WASHINGTON: Different groups of bats have their own unique strains of coronavirus, a family that includes the COVID-19 causing virus, according to a study which reveals that the flying mammal and coronaviruses have been evolving together for millions of years.
The study, published in the journal Scientific Reports, noted that while bats do a lot of good for the world such as pollinating plants, eating disease-carrying insects, and dispersing seeds of tropical forest trees, they are also natural carriers of coronaviruses.
To understand this diverse family of viruses, scientists, including those from Chicago's Field Museum in the US, compared the different kinds of coronaviruses living in 36 bat species from the western Indian Ocean and nearby areas of Africa.
"We found that there's a deep evolutionary history between bats and coronaviruses," said study co-author Steve Goodman from Chicago's Field Museum.
"Developing a better understanding of how coronaviruses evolved can help us build public health programs in the future," Goodman said.
According to the researchers, there are a vast number of types of different coronaviruses, potentially as many as bat species, and most of them are unknown to be transferred to humans and pose no known threat.
The coronaviruses carried by the bats part of the study are different from the one behind COVID-19, the scientists cautioned, adding that learning about these viruses in bats can help better understand the pandemic causing virus.
They said that all animals have viruses living inside them, and bats, as well as a range of other mammal groups, happen to be natural carriers of coronaviruses.
While these coronaviruses don't appear to be harmful to the bats, the researchers warned that there's potential for them to be dangerous to other animals if the viruses have opportunities to jump between species.
In the study, the researchers assessed the genetic relationships between different strains of coronaviruses and the animals they live in.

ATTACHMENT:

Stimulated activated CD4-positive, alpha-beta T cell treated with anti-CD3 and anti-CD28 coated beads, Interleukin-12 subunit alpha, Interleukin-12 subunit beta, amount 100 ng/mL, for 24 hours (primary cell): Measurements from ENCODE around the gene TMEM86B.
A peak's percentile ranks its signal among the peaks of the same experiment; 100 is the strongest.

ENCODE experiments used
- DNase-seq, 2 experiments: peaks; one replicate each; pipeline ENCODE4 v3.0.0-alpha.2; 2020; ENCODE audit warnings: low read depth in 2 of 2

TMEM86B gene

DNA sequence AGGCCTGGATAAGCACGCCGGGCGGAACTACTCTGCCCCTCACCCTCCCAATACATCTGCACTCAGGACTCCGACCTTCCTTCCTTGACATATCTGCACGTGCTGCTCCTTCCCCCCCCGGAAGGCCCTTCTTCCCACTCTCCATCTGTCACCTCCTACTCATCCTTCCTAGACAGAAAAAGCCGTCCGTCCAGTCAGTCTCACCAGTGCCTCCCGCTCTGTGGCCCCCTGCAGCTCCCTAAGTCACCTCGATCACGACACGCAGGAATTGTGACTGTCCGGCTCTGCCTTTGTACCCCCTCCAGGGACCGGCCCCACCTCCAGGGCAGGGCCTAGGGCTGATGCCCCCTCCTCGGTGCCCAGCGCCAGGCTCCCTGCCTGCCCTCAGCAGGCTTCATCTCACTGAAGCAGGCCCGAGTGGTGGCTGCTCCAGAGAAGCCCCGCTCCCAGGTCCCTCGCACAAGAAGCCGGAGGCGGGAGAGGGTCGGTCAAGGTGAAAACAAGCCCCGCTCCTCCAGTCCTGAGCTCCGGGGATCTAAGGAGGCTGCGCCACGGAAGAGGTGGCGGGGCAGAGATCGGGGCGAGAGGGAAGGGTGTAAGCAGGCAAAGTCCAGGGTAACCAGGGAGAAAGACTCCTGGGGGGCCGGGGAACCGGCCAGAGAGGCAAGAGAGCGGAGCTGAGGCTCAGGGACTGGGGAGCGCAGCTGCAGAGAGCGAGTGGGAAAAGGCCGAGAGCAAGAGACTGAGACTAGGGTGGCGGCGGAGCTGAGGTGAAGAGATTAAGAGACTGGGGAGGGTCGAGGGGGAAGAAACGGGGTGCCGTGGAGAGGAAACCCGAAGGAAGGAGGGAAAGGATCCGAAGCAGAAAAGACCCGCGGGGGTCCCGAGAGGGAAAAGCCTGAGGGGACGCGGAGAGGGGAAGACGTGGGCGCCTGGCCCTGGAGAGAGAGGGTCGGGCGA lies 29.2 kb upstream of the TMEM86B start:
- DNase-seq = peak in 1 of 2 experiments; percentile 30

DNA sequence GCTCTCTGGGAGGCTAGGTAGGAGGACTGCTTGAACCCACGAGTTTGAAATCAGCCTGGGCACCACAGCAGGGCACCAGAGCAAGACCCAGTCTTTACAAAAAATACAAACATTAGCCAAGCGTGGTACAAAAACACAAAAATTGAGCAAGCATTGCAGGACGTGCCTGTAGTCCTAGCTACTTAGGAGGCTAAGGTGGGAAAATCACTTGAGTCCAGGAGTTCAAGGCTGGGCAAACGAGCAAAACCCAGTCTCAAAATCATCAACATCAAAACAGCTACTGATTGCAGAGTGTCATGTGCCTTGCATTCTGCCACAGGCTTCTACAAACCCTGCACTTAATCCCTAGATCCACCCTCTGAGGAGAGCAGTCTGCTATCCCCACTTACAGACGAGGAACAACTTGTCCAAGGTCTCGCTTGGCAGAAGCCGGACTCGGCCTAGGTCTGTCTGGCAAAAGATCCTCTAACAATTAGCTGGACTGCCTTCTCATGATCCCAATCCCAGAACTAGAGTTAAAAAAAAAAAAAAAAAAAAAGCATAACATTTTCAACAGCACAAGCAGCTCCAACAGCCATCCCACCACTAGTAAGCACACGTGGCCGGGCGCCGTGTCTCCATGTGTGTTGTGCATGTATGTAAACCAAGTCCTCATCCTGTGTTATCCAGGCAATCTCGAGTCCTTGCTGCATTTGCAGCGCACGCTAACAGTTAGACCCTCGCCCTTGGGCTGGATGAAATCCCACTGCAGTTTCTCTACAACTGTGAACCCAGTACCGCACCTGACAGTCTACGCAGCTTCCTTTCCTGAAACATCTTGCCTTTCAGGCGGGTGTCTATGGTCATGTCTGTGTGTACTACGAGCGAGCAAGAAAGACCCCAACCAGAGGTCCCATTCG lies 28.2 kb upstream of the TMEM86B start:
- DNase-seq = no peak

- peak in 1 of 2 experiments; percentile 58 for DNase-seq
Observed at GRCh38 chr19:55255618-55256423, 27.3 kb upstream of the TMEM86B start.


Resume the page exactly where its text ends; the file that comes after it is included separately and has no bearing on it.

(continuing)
Goodman and his colleagues took swabs, and in some cases blood samples, from more than a thousand bats representing 36 species found on islands in the western Indian Ocean and coastal areas of the African nation of Mozambique.
They found that eight per cent of the bats they sampled were carrying a coronavirus.
"This is a very rough estimate of the proportion of infected bats.
There is increasing evidence for seasonal variation in the circulation of these viruses in bats, suggesting that this number may significantly vary according to the time of the year," said Camille Lebarbenchon, Disease Ecologist at the Universite de La Reunion.
By comparing the coronaviruses isolated and sequenced in this study with ones from other animals like dolphins, alpacas, and humans, they built a family tree showing how different kinds of the virus are related to each other.
"We found that for the most part, each of the different genera of families of bats for which coronavirus sequences were available had their own strains," Goodman said.
"Based on the evolutionary history of the different bat groups, it is clear that there is a deep coexistence between bats -- at the level of genus and family -- and their associated coronaviruses," he added.
Citing an example, he said fruit bats of the family Pteropodidae from different continents and islands formed a cluster in their tree.
The coronaviruses they carried were genetically different than the strains of other groups of bats found in the same geographical zones, the study noted.
In rare cases, the researchers said, bats of different families, genera, and species that live in the same caves and have closely spaced day roost sites shared the same strain of coronavirus.
But the study said transmission between bat species is the exception, not the rule.
"It is quite reassuring that the transmission of coronavirus in the region between two bat species seems to be very rare given the high diversity of bat coronaviruses," said Lea Joffrin, a disease ecologist who worked on bat coronavirus during her PhD at the Universite de La Reunion.
"Next, we need to understand environmental, biological, and molecular factors leading to these rare shifts," Joffrin said.
The scientists believe that learning how different strains of coronavirus evolved can help prevent future outbreaks.
"Before you can actually figure out programs for public health and try to deal with the possible shift of certain diseases to humans, or from humans to animals, you have to know what's out there," Goodman said.
He also noted that despite the fact that bats carry coronaviruses, we shouldn't respond by harming or culling of bats in the name of public health, adding that the good they do, outweighs potential negatives.
"There's abundant evidence that bats are important for ecosystem functioning, whether it be for the pollination of flowers, dispersal of fruits, or the consumption of insects, particularly insects that are responsible for transmission of different diseases to humans," he said.